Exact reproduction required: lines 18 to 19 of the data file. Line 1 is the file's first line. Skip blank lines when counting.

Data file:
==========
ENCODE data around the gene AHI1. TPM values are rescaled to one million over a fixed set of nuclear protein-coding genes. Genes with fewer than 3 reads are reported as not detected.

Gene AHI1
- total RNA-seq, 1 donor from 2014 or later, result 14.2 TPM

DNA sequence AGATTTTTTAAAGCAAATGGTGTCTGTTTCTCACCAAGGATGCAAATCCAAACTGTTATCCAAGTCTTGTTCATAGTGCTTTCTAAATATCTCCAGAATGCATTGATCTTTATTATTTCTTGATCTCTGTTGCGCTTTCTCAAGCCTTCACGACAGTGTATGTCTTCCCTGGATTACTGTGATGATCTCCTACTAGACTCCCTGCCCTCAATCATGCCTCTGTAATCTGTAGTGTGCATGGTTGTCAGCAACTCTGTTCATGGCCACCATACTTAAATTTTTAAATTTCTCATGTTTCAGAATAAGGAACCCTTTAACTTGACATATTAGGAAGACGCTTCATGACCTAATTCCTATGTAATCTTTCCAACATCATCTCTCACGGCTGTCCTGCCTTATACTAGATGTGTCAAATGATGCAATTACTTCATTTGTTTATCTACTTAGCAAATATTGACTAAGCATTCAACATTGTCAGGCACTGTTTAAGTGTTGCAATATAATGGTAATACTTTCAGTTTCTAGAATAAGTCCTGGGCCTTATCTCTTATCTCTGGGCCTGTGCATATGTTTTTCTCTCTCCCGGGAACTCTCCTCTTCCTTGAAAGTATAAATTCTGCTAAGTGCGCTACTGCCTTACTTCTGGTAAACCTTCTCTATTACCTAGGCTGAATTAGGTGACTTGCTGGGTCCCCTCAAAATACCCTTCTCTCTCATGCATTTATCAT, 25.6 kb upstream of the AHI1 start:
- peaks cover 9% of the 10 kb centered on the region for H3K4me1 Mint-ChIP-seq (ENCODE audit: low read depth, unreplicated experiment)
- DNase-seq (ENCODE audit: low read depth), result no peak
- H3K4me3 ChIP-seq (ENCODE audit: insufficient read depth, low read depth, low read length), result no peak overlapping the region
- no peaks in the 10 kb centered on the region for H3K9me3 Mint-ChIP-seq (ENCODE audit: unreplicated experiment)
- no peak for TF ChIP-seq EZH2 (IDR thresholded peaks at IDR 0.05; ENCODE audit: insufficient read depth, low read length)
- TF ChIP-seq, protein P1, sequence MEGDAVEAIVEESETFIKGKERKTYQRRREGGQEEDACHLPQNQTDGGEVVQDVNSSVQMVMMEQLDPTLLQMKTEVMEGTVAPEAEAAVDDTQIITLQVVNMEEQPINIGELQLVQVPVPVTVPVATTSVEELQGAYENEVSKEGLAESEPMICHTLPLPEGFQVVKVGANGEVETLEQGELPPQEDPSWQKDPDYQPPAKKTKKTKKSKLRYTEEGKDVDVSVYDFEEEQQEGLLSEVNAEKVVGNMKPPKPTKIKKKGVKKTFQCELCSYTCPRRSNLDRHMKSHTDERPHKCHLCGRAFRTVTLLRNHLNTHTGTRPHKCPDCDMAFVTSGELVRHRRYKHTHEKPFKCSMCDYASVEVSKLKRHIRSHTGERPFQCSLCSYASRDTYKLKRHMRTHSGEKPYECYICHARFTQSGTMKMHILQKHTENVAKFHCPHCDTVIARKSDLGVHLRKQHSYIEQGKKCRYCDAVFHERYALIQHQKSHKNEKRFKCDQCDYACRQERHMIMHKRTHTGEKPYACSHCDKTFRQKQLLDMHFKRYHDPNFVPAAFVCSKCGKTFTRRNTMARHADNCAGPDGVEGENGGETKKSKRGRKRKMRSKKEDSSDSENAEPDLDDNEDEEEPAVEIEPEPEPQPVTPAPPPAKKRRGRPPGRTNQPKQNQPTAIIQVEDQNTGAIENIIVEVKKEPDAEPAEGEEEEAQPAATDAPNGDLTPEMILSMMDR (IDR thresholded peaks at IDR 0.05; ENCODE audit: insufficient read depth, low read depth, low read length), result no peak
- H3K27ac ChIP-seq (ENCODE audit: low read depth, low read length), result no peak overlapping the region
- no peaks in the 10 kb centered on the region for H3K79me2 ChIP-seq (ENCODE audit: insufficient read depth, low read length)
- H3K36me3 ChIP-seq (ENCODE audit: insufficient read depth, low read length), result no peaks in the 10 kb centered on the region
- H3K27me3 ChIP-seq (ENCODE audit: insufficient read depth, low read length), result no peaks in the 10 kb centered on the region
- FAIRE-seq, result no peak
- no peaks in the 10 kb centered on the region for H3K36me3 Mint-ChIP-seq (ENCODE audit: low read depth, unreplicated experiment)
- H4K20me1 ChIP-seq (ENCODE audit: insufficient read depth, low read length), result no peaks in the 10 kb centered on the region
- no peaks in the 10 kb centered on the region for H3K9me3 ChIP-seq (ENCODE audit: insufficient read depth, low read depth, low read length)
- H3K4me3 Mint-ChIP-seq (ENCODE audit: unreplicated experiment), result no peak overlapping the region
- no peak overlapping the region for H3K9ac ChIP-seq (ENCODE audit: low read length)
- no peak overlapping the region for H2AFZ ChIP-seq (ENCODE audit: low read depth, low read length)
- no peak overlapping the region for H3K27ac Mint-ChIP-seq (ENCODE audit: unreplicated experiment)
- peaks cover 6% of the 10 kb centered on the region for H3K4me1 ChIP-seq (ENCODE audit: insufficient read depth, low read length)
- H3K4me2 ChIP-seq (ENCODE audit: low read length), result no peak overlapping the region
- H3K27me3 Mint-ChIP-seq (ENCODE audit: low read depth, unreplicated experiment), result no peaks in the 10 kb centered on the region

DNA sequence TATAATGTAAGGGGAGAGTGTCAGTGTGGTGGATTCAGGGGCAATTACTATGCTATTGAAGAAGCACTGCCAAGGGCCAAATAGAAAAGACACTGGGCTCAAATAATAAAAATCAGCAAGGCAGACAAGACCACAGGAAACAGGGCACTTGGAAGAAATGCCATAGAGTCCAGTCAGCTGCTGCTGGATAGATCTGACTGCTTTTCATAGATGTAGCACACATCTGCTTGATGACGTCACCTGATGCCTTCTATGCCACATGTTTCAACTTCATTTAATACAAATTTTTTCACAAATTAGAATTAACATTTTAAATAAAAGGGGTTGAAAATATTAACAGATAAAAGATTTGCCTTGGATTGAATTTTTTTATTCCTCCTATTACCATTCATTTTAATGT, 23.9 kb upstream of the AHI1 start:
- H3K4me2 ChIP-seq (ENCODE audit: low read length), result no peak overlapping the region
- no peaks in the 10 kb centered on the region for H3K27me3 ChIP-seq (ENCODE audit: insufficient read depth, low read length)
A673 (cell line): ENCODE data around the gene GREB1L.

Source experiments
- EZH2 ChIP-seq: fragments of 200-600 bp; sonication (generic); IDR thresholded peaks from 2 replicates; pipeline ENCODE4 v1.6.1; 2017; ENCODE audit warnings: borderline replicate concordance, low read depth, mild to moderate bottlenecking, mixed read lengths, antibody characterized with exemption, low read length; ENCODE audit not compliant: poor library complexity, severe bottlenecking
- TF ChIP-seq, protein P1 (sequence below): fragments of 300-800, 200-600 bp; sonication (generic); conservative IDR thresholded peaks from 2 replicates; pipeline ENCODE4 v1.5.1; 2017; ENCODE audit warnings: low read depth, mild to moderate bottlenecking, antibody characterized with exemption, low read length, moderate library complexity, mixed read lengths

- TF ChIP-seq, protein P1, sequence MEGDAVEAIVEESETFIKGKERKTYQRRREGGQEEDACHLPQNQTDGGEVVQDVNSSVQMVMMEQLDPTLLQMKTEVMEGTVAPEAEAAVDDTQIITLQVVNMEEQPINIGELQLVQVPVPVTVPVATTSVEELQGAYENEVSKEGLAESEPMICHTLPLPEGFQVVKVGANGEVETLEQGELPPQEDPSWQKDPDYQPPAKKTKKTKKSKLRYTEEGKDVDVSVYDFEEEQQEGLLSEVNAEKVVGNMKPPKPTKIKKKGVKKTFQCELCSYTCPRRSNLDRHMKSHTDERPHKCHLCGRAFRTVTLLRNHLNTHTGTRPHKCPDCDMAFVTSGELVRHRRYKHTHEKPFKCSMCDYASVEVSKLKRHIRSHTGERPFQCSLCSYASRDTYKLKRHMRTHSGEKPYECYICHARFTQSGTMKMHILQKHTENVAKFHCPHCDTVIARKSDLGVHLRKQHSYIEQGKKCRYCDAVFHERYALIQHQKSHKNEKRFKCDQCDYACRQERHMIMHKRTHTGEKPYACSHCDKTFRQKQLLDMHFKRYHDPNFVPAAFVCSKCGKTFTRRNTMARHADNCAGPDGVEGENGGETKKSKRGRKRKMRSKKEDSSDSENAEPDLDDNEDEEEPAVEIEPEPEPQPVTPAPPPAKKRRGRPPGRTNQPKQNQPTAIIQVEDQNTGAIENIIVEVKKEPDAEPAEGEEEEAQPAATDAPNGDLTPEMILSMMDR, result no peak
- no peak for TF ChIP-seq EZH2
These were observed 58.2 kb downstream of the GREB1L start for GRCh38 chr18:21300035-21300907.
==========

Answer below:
- no peaks in the 10 kb centered on the region for H3K9me3 ChIP-seq (ENCODE audit: insufficient read depth, low read depth, low read length)
- H3K4me3 Mint-ChIP-seq (ENCODE audit: unreplicated experiment), result no peak overlapping the region